However, I would say that the intended audience for Five Smooth Stones is geared towards individuals who are actively in  pastoral ministry within a Christian context. There are universally applicable truths, but I feel that individuals who are familiar with pastoral ministry will find this most impactful. I can’t wait to come back to this book in a few years and see how my perspective has changed and how differently I understand the concepts Peterson talks about after having more experience in ministry.

Run with the Horses is brilliant. Peterson dives into the life of Jeremiah to show what a life fully submersed, captivated, and empowered by God looks like.

“Long before we ever got around to asking questions about God, God had been questioning us. Long before we got interested in the subject of God, God subjected us to the most intensive and searching knowledge. Before it ever crossed our minds that God might be important, God singled us out as important. Before we were formed in the womb, God knew us. We are known before we know. This realization has a practical result: no longer do we run here and there, panicked and anxious, searching for the answers to life. Our lives are not puzzles to be figured out. Rather, we come to God, who knows us and reveals to us the truth of our lives. The fundamental mistake is to begin with ourselves and not God. God is the center from which all life develops. If we use our ego as the center from which to plot the geometry of our lives, we will live eccentrically.”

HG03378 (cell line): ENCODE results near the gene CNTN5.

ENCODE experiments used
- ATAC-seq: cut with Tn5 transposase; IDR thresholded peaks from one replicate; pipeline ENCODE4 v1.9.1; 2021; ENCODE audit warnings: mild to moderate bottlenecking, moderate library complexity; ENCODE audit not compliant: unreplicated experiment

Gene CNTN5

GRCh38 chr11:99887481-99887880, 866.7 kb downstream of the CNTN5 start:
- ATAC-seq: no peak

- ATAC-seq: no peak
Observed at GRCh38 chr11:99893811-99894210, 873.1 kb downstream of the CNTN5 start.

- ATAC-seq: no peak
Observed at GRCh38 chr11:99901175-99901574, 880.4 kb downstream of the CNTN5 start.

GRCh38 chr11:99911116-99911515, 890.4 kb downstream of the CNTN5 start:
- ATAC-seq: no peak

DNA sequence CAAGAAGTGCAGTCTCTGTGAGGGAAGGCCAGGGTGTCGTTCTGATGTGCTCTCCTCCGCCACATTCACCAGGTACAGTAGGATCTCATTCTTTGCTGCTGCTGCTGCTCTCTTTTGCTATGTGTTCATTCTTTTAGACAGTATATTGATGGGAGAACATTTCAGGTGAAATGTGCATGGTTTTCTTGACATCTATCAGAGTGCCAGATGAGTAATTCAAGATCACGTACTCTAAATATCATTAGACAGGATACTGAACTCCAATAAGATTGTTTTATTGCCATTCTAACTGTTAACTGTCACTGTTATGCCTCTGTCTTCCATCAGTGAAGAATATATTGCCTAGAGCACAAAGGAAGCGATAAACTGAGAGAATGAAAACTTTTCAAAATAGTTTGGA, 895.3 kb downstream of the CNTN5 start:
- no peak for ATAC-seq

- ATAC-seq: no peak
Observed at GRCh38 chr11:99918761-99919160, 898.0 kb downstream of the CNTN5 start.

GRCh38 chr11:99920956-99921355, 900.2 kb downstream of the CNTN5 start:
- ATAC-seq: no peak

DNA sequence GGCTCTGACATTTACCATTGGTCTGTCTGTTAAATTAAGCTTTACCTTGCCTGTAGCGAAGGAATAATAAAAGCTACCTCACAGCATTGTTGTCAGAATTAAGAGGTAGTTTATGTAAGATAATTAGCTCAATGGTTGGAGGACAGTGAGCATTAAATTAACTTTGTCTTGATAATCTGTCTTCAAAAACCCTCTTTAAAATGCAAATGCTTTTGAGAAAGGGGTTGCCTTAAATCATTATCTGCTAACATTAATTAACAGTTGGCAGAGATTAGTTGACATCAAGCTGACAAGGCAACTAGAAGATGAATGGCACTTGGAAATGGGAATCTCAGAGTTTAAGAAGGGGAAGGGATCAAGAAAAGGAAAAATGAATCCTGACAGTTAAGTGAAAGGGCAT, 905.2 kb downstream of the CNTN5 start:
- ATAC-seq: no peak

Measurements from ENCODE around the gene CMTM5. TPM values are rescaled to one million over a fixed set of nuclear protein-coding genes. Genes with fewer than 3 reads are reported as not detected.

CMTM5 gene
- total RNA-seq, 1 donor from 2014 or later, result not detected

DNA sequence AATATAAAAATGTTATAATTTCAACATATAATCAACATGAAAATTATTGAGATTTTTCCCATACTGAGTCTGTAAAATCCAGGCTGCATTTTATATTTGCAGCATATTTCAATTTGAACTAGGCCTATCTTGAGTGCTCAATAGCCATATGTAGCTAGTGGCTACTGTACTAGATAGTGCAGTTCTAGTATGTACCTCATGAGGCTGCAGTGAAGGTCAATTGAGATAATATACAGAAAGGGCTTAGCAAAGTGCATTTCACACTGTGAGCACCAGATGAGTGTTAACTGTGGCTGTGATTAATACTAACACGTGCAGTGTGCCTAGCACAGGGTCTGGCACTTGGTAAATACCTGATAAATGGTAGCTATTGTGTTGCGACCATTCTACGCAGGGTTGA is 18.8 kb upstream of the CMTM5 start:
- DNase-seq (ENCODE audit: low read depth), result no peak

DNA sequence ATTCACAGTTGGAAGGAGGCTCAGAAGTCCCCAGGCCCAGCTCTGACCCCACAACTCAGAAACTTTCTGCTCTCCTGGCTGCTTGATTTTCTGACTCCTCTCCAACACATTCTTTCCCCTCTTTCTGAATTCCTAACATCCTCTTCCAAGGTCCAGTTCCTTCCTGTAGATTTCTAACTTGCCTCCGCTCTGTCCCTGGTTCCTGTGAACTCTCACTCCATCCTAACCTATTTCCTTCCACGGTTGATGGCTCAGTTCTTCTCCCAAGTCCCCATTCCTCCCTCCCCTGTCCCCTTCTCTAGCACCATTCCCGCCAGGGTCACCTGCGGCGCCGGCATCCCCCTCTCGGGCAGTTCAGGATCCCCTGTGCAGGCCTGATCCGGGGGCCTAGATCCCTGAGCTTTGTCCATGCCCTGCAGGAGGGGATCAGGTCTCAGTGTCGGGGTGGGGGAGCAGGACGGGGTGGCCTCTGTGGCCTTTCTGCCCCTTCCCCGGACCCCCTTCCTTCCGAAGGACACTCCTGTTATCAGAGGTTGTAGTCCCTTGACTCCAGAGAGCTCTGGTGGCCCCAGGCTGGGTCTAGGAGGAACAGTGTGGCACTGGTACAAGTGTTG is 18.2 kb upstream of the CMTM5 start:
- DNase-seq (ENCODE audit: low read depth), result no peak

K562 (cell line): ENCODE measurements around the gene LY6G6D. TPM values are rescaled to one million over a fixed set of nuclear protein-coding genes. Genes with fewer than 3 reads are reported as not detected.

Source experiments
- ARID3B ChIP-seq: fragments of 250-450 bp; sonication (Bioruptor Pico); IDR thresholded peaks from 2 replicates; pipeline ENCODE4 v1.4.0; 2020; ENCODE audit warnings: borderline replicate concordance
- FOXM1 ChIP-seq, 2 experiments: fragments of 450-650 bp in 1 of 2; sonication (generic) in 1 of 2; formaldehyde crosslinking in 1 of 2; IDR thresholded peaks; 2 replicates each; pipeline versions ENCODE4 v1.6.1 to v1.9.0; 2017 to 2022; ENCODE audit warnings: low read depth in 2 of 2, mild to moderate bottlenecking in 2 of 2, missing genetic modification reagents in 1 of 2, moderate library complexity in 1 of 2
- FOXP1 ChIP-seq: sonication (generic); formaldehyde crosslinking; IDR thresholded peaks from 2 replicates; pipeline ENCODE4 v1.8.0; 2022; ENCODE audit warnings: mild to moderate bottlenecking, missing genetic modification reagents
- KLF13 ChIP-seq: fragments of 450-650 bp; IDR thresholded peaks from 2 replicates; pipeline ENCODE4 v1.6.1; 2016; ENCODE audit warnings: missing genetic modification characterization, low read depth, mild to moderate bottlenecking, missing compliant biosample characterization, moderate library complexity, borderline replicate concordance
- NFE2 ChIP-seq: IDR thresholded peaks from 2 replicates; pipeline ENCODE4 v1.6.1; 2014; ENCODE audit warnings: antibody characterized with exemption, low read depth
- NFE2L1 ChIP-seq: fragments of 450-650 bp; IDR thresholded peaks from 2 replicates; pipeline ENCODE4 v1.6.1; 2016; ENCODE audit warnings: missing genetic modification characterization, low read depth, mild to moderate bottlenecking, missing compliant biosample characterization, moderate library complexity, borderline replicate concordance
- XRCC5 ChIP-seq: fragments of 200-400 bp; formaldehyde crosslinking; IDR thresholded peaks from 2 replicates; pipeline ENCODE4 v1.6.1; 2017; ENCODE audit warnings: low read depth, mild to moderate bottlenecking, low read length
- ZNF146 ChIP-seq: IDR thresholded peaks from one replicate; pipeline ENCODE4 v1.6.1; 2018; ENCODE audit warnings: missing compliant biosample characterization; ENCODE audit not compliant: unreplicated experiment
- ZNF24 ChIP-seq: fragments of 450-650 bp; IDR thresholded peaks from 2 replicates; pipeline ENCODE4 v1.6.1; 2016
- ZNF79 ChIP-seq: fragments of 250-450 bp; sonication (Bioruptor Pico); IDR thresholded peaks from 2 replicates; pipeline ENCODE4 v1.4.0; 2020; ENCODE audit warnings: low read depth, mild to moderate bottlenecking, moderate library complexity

Eugene Peterson, Run with the Horses

The Way of the Warrior: An Ancient Path to Inner Peace by Erwin McManus. I have recently discovered the greatness that is Erwin McManus. I bought this book a few weeks ago after hearing him preach an amazing message at my church.